“I won a nickname, ‘the Great Communicator.’ But I never thought it was my style or the words I used that made a difference: It was the content. I wasn’t a great communicator, but I communicated great things.”
–Ronald Reagan in his Farewell Address, Jan. 11, 1989.
The Reagan presidency is now widely regarded as the most successful of the past half‐century. How did Reagan manage to be so much more successful than most of his predecessors or followers? Many of the answers can be found in a new book, “Ronald Reagan,” [Westview, 306 pages] by Peter Wallison.
As general counsel of the Treasury in the first Reagan administration, and then as the president’s counsel during the Iran‐Contra affair, Peter Wallison was able to observe President Reagan’s strengths and weaknesses firsthand.
Mr. Wallison is a superb writer with the knack of making White House policy and power struggles as gripping as the best who‐done‐it.
Mr. Reagan was always underestimated by his opponents, and often even his friends. The old “Saturday Night Live” parody of Mr. Reagan where he appeared to be the bumbling, kindly old uncle to the outside world while, in reality, being the dynamic take‐charge executive, was much closer to the truth than most people ever knew.
How could a man of supposedly limited knowledge and limited intelligence accomplish so much? How did he get elected and reelected governor of our largest state? How did he get elected and reelected president of the United States? How did he preside over a time of unprecedented prosperity, the winning of the Cold War, and the demise of communism worldwide? How?
“Well, maybe he was a lot smarter than most people thought,” former Secretary of State George Shultz has said.
Ronald Reagan, like Margaret Thatcher, was a conviction politician, someone who actually believed in something, unlike the typical politician with his finger in the wind. As Mr. Wallison explains: “Reagan’s faith in ideas may be unique among modern American presidents. He does not appear to have sought the presidency for its own sake, or for its trappings, or even as the culmination of a lifelong goal. Instead, he sought the presidency to implement a set of firmly held ideas about government’s proper role … . Ironically, in the sense he believed that ideas were more important than individuals or power relationships, Ronald Reagan — no matter how it may gall those who have scorned the quality of his intelligence and called him an actor or a lightweight — was an intellectual.”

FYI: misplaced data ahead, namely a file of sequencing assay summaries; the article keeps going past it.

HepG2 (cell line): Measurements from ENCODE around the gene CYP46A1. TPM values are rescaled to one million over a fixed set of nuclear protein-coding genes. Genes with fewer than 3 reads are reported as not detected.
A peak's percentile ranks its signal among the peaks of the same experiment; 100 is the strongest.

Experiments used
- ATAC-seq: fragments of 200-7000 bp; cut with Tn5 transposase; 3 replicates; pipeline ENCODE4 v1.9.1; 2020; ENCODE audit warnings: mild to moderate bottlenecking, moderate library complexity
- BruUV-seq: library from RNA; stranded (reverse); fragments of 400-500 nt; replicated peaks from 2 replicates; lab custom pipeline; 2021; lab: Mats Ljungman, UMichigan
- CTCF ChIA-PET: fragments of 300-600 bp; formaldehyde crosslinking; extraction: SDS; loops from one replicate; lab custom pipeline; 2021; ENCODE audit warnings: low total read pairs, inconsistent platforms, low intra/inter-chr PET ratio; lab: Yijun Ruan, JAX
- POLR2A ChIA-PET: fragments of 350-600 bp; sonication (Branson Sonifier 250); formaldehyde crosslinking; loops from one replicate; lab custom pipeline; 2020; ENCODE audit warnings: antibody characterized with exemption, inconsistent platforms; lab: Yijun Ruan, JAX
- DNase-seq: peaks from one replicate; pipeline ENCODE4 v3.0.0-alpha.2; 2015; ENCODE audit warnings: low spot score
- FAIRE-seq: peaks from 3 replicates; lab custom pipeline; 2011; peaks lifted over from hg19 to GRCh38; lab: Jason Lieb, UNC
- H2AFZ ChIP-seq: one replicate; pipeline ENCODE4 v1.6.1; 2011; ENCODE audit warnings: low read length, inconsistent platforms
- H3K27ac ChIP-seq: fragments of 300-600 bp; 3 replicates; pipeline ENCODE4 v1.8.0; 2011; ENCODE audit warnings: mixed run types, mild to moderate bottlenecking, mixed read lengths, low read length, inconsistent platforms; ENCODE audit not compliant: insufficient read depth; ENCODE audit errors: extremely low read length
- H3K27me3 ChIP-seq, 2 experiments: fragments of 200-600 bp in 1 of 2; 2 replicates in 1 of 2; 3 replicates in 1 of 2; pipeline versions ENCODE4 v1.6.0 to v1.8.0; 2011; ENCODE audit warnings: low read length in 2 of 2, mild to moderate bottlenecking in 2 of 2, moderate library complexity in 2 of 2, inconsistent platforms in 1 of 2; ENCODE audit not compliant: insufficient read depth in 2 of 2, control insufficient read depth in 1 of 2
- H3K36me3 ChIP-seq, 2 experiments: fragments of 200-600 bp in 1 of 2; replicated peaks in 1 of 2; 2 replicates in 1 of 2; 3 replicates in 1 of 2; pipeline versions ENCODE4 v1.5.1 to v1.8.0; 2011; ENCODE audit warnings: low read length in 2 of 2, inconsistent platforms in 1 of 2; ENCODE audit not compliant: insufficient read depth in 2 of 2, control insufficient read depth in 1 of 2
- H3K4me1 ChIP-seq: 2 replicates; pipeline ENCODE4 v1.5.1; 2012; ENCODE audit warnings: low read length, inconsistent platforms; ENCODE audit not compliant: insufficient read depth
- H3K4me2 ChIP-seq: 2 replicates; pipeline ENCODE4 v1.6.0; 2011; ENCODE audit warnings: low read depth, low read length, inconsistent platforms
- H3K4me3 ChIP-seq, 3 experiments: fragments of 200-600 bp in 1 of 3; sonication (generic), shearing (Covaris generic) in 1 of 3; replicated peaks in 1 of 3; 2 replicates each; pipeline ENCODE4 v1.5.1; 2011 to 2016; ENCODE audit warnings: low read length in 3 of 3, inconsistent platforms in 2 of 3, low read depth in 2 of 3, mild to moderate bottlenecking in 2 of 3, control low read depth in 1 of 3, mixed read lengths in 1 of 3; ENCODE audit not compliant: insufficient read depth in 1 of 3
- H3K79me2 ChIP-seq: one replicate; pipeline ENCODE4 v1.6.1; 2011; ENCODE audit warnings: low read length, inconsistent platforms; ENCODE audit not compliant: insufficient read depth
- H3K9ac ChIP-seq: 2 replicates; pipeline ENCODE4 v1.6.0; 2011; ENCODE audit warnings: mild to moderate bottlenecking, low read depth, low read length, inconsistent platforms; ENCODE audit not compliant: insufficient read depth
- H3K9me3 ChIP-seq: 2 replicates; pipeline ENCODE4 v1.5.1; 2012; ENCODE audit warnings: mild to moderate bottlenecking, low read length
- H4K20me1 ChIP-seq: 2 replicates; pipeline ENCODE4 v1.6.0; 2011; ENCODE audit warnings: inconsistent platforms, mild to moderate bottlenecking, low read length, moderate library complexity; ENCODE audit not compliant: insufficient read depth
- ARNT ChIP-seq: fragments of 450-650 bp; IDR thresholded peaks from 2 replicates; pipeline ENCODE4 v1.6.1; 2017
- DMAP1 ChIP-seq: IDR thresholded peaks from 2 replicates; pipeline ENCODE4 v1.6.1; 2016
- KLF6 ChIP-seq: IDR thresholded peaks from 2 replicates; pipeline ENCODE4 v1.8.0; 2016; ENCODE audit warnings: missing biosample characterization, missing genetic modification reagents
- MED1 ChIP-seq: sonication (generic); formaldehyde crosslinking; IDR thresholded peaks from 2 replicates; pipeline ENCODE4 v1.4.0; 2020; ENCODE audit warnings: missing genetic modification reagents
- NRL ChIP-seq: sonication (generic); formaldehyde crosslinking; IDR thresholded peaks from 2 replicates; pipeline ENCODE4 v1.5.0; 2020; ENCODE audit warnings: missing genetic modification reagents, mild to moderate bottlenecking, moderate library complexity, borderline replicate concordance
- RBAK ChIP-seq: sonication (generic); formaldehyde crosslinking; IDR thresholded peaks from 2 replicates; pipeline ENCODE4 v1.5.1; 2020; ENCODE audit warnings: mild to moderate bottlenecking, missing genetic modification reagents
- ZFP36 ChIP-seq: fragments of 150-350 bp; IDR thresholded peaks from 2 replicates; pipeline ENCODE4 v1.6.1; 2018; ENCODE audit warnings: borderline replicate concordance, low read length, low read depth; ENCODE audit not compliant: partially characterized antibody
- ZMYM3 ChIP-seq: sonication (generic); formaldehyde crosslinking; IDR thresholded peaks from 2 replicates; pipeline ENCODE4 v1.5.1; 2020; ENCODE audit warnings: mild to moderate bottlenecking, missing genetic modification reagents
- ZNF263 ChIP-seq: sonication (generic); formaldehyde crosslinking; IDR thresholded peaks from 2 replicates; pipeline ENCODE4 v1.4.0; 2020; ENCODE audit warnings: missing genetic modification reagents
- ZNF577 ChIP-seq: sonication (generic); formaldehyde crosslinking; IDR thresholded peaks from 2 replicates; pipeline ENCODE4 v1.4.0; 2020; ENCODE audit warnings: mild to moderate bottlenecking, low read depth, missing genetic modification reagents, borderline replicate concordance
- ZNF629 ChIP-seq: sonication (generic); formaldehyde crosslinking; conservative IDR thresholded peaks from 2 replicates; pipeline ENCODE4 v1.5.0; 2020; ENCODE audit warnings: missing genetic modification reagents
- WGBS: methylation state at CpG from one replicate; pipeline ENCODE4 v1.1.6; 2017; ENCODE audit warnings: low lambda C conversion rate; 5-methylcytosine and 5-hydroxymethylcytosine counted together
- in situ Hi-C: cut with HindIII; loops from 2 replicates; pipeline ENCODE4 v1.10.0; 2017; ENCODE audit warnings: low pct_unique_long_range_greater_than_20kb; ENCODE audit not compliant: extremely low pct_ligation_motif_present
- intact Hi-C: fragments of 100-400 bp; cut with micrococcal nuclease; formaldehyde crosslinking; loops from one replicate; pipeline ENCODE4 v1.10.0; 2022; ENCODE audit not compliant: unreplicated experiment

Mr. Reagan was the only modern president who researched and wrote by himself more than a thousand commentaries of the public issues of the day. He was thought to be lazy and uninterested in policy yet, in fact, he was a voracious reader of books and policy papers. Of the 670 essays written in his own hand between 1975 and 1979, 27 percent were on foreign and defense policy, 25 percent on economics, 15 percent on government and individual liberty, and 10 percent on energy and the environment.
Mr. Wallison explains how Mr. Reagan’s management style of selecting good people, setting broad policy goals, and then delegating the authority and responsibility to get the task done, resulted in great economic and foreign policy successes. The weakness of the Reagan management system was that, because of the delegation of power, people down the line with poor judgment could make serious mistakes, as in Iran‐Contra.
Mr. Wallison was one of those charged with cleaning up the mess and, in fascinating detail, he explains how it happened, and how the president and his top advisers were eventually cleared of wrongdoing but, sadly, how reputations of good people were destroyed in the process.
Mr. Wallison provides detailed evidence to support those who believe that the press is often irresponsible and hostile to conservatives. He describes specific cases of reporters who promised good press coverage to those who leaked unflattering stories, and then unfairly pilloried some who refused to cooperate.
In the case of Iran‐Contra, the investigations ultimately showed that the “arms sales were at most a failed and perhaps mistaken policy. There was no cover‐up involving the president… Whether there were any clear and established violations of the laws covering the arms sales has never been established, and there were no prosecutions for these matters.” Yet the coverage of what turned out to be a non‐crime was clearly excessive.
Mr. Wallison counted 555 Iran‐Contra stories in The Washington Post, and 509 stories in the New York Times in the three months between November 1986 and January 1987. In describing the successful but unfair attempt to “get” White House Chief of Staff Don Regan, Mr. Wallison writes: “The fact is they wanted to get him, and they were going to do it no matter who spoke on his behalf. Washington is a very mean town when some formerly powerful person, already in disfavor, is down. It’s like dogs or wolves turning on the deposed leader of the pack to finish him off.” Sound familiar, Sen. Lott?
Those now in the administration ought to keep the Wallison book on their desks as both a reference and reminder of how to make things work and how to avoid mistakes. As Mr. Wallison notes: “In another age, the press might have been interested in publishing and writing about the great issues raised by Reagan’s ideas, and the great debate about the role of government that these ideas provoked. But in an age when the greatest rewards in journalism seemed to go to those who could produce the most sensational stories this was not to be. Nevertheless, because of Reagan’s persistence and conviction, and willingness to pursue his case relentlessly, day after day, during his eight years in office, some of his message got through… a recognition in the United States and around the world that the way to achieve growth and prosperity was through freeing the market from excessive government control.”